Earlier this month, YouTuber Reina Scully released the pilot episode of Mecha Ude, or Mechanical Arms, on her channel. It’s a Kickstarter project that dates back to 2016, and revolves around people with special mechanical arms attached to them. I watched the subbed version, which will only be available until June 10, and found it to be pretty good.

I will admit however that Mecha Ude’s story is pretty standard fare with little to no surprises. There’s an organization of good guys with a hideout, and a bad guy in search of something called the Trigger Arm. On the good guys’ side we have the perpetually pissed-looking Aki Murasame, who guards reluctant protagonist Hikaru Amatsuga, or more specifically his Mecha Ude, Alma, who the good guys deem to be important. Aki is initially scornful of Hikaru, whom she perceives as weak and helpless.

The Mecha Ude are sentient mechanical arms that require human hosts. The beginning of the pilot episode shows that they emerge from marks on their humans’ bodies. In addition, if a Mecha Ude is extracted, their host eventually dies while the Mecha Ude regresses into cubes. There’s not a whole lot that is revealed regarding the Mecha Ude’s background, but the official website explains that they are in fact beings from another dimension.

Image source: https://www.kickstarter.com/projects/776779891/mecha-ude-japanese-animation

The pilot episode primarily functions as an introduction to the characters and story, as well as a showcase for the action. It also establishes the consequences of having a Mecha Ude extraction. However, the purpose and the name of Aki’s organization, along with the importance of the Trigger Arm, go unexplained. I guess just having a bunch of exposition wouldn’t make for an interesting pilot, but without it, the overall experience feels a little weird. Nonetheless, it’s not impossible to follow the proceedings and the main thrust of the story is clear enough.

The selling point is ostensibly the Mecha Ude action, but I wasn’t overly impressed by them. Everyone, especially the badass Aki, looks cool when they’re standing with their Mecha Ude, but the choreography seems a bit lacking. I suspect that the issue lies in the awkward locations of the Mecha Ude: Alma sticks out from Hikaru’s back, while Aki’s Mecha Ude emerge from under her skirt. The Mecha Ude aren’t exactly long either, and Aki’s are very bulky on top of that. While there’s a very brief sequence which shows off Aki’s acrobatic mobility, the choreography feels limited by the placement and design of these mechanical arms. The main villain is an exception, because his Mecha Ude isn’t constrained by length or bulk and is a lot more flexible in its capabilities.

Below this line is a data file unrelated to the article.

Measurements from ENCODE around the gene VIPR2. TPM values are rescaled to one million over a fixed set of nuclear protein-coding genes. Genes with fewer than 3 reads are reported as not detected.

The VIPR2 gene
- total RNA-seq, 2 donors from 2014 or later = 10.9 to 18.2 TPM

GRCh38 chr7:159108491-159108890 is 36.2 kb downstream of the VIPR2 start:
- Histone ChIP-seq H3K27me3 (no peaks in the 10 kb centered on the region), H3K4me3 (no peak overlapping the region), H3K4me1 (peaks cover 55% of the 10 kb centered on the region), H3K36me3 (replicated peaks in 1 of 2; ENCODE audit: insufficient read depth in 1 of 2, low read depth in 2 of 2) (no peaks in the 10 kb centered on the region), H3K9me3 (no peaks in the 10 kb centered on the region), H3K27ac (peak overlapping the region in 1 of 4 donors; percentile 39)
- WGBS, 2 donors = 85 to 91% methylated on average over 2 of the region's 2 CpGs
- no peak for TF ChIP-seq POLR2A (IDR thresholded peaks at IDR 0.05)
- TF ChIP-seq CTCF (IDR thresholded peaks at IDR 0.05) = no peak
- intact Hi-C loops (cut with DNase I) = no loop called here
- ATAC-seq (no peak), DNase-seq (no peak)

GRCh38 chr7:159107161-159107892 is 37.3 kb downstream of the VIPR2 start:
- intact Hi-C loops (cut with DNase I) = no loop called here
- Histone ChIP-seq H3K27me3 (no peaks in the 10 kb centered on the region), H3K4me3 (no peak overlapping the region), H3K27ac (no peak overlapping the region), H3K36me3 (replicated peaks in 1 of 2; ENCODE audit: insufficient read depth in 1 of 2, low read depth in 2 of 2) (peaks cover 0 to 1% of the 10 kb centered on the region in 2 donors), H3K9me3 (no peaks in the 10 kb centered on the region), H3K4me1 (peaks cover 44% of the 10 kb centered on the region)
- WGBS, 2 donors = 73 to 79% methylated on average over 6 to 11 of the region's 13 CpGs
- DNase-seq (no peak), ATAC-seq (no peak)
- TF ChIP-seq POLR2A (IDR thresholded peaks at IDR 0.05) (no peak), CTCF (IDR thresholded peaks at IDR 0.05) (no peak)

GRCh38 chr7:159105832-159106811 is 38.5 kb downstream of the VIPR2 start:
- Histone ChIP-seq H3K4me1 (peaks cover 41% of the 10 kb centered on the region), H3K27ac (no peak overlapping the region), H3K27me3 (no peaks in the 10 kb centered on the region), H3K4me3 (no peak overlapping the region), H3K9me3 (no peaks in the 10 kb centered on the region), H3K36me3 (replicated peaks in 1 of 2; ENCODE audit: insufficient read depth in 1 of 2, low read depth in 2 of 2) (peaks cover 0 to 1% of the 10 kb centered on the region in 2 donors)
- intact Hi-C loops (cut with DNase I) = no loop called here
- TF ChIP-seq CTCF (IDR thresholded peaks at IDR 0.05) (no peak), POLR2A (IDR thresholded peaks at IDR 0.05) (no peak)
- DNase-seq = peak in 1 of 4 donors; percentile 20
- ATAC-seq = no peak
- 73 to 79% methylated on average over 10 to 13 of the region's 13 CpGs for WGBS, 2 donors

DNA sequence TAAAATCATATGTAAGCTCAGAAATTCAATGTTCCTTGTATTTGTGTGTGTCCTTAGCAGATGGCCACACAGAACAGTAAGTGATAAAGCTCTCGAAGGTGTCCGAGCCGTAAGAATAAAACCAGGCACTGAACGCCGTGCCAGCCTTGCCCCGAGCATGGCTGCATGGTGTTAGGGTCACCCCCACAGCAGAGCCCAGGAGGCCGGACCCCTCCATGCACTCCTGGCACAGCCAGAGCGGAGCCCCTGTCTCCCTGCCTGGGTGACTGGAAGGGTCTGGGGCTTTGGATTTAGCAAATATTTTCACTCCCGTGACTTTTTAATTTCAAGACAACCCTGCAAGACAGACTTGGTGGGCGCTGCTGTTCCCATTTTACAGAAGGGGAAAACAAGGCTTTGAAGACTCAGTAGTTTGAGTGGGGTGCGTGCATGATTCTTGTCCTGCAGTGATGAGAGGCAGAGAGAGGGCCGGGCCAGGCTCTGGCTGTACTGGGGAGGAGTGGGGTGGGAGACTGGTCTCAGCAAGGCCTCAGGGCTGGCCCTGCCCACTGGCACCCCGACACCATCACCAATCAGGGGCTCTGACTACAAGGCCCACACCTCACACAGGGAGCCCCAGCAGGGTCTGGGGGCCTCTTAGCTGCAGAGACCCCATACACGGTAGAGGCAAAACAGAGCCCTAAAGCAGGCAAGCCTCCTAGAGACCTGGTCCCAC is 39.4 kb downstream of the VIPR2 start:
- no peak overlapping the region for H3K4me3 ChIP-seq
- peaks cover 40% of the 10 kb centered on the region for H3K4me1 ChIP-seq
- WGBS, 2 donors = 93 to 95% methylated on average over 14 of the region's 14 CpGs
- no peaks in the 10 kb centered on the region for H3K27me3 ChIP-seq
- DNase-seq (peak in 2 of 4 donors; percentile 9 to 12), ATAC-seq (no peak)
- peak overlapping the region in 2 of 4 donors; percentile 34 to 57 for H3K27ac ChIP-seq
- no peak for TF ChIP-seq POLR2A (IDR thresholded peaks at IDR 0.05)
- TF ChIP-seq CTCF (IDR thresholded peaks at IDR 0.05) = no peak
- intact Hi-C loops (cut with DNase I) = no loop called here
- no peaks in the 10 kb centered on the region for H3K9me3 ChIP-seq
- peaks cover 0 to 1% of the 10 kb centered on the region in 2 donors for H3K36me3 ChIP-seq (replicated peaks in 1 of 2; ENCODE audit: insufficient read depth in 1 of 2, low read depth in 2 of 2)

Nevertheless, I still enjoyed the pilot a lot. The story is an unsurprising affair, and the action is serviceable instead of great, but this is compensated with nice character designs, a brisk pace, and a sense of fun. The latter is owed to the main characters, Hikaru, Alma, and Aki, whose personalities and interactions are easily the best part of the anime.

Despite being a mechanical arm, Alma is surprisingly expressive. He’s like a combination of an enthusiastic partner and a supportive but embarrassing dad. His lines are often funny, and there’s a highly amusing and quirky scene where Alma gives chase to an enemy while Hikaru flails helplessly with each jump. Hikaru himself is less interesting than the supporting cast, which isn’t unusual, but that allows him to juxtapose well with Alma.

While Alma gives off a restless, happy-go-lucky vibe, Hikaru’s protector Aki is serious and, as mentioned earlier, looks perpetually angry and annoyed. It’s a look that makes her feel simultaneously fierce and endearing. Her Mecha Ude, Dex and Sinis, serve her happily and address her as “Aki-sama”. Unlike Alma who stands out as a character, Dex and Sinis get fewer lines and function more as extensions of Aki, with their red and menacing colors complementing Aki’s tough vibe.

The villain’s personality is less interesting, but the main trio’s interactions are compelling enough that Mecha Ude could work as pure slice-of-life comedy, albeit one involving talking mechanical arms. I mentioned earlier that the action is just serviceable, but I found them eye-catching thanks to the Mecha Ude CGI. They blend in pretty well with the 2D parts, and their animations range from acceptable CGI to pretty darn smooth. There are areas where the pilot looks a little unpolished or, for a lack of better words, indie, but I didn’t find them to be big deal-breakers. The art-style is attractive enough and is somewhat reminiscent of Director Okamoto’s 2012 short, 11:08.

Image source: https://www.kickstarter.com/projects/776779891/mecha-ude-japanese-animation

At the end of the pilot, Hikaru manages to earn some begrudging respect from a still-disgruntled-looking Aki, who goes on to be a bit of a tsundere. It’s another unsurprising development, but it’s hard to complain when Aki’s subsequent attempt to sew Hikaru’s hoodie results in Alma being comically stabbed with a needle. Mecha Ude doesn’t do anything revolutionary, but the character dynamics and humor are well done and elevate the experience. Scully revealed in another video that she’s involved in producing Mecha Ude, and that the staff is trying to get the series greenlit. I hope they succeed, because the characters in this anime are a fun bunch to be with.

A.k.a. STARfisher. Self-learning Japanese.
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